Salt Lake City Cemetery reopens from severe windstorm damage
SALT LAKE CITY — After months of repairs forced by a gnarly September windstorm, the Salt Lake City Cemetery has finally reopened.
Cemetery managers say they’ve spent hundreds of thousands of dollars clearing out the damage from severe windstorm last September, and there’s still more work to do.
Cemetery hit hard by strong windstorm
When wind gusts reached well over 100 miles an hour during last September’s windstorm, they felled roughly 3,000 trees owned by Salt Lake City. Mayor Erin Mendenhall says no portion of the city saw as much damage from the windstorm as the cemetery.
“[There were] 265 trees that came down in that storm right here in the cemetery. Many of them were as historic as some of the graves,” she said.
Mendenhall said the storm toppled just about as many gravesites. City officials decided to close the cemetery to the public to make sure it was no longer a public safety hazard and to ensure no other headstones would be damaged. Contractors had to place sod on 700 different spots on cemetery grounds to cover holes caused by the windstorm.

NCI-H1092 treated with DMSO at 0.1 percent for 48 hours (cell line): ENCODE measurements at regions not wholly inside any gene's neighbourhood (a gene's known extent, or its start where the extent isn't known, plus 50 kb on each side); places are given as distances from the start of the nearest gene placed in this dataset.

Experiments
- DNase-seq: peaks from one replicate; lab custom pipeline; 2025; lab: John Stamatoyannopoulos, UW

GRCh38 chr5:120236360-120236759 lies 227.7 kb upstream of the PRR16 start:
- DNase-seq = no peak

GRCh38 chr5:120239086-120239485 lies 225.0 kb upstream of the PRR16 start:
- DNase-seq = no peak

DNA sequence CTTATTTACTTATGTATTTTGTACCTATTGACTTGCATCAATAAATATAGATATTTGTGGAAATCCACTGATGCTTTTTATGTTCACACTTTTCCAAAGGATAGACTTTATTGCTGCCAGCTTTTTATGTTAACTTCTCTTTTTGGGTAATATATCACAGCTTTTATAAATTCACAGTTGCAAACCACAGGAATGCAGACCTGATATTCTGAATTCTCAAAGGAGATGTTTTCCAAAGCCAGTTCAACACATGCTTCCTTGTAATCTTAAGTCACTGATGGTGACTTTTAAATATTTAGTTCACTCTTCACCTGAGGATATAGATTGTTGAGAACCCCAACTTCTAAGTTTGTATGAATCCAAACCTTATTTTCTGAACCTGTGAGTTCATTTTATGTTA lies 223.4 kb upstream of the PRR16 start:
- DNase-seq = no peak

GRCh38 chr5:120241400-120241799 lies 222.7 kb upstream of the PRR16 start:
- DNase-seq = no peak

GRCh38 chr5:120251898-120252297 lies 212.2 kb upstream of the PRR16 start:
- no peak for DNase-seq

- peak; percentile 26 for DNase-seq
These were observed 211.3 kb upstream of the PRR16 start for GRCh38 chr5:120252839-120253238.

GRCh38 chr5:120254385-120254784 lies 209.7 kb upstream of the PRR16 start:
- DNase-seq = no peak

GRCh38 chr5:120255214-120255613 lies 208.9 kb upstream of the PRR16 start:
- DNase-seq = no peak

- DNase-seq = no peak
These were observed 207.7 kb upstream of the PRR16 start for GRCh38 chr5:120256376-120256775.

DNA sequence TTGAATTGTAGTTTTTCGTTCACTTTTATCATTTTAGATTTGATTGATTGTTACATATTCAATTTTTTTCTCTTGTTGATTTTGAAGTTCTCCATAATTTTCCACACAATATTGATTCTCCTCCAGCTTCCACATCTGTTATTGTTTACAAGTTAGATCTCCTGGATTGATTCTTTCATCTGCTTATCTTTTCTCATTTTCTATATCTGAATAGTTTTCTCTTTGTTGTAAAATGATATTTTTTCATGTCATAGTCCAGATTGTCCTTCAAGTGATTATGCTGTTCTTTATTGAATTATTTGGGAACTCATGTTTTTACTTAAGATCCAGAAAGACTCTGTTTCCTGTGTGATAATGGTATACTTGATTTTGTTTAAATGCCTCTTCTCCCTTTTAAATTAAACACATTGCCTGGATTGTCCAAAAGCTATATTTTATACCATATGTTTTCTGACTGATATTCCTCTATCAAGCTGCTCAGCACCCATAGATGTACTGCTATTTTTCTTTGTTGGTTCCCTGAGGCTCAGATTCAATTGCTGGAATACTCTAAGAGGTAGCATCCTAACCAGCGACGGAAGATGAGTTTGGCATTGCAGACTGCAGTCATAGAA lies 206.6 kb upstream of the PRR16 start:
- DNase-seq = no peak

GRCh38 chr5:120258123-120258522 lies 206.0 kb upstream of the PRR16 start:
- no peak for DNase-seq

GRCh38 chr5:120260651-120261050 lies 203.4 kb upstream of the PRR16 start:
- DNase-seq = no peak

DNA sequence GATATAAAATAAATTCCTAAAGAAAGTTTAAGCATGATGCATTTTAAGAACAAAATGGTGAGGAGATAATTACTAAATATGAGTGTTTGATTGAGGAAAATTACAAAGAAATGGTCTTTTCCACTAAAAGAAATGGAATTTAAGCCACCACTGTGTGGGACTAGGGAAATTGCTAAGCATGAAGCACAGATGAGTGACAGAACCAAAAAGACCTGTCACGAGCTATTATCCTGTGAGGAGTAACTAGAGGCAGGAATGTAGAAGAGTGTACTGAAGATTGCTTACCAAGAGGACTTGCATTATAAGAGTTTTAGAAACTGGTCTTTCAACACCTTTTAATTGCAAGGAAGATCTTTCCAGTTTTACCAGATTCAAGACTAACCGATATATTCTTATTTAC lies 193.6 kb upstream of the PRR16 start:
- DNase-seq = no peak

“Actually, there were still trees and root balls being removed just a couple of weeks ago,” she said.
Keeping the cemetery a tree haven
City leaders want to have the cemetery designated as an arboretum, so they’re bringing in a wider variety of trees that have been known to flourish in Utah. Cemetery Sexton Keith Van Otten says they have a lot of work to do to ensure their new trees will last as long as the old ones did.
“Our largest tree that had fallen here had a 49-inch diameter. It was a giant Scotch Pine, the biggest our urban forestry has ever seen. That tells you the age of some of these trees. They’re hundreds of years old,” Van Otten said.
Some gravesites still need repair, and some headstones will need replacement. However, officials say they received a lot of support from other cities in Salt Lake County, and from The Church of Jesus Christ of Latter Day Saints. Presiding Bishop Gérald Caussé says church leaders saw restoring the grounds as an important project, since so many historical figures connected to the faith repose there.
“We believe in ‘turning hearts’ to our fathers and mothers. This is a great place for doing this,” he says.
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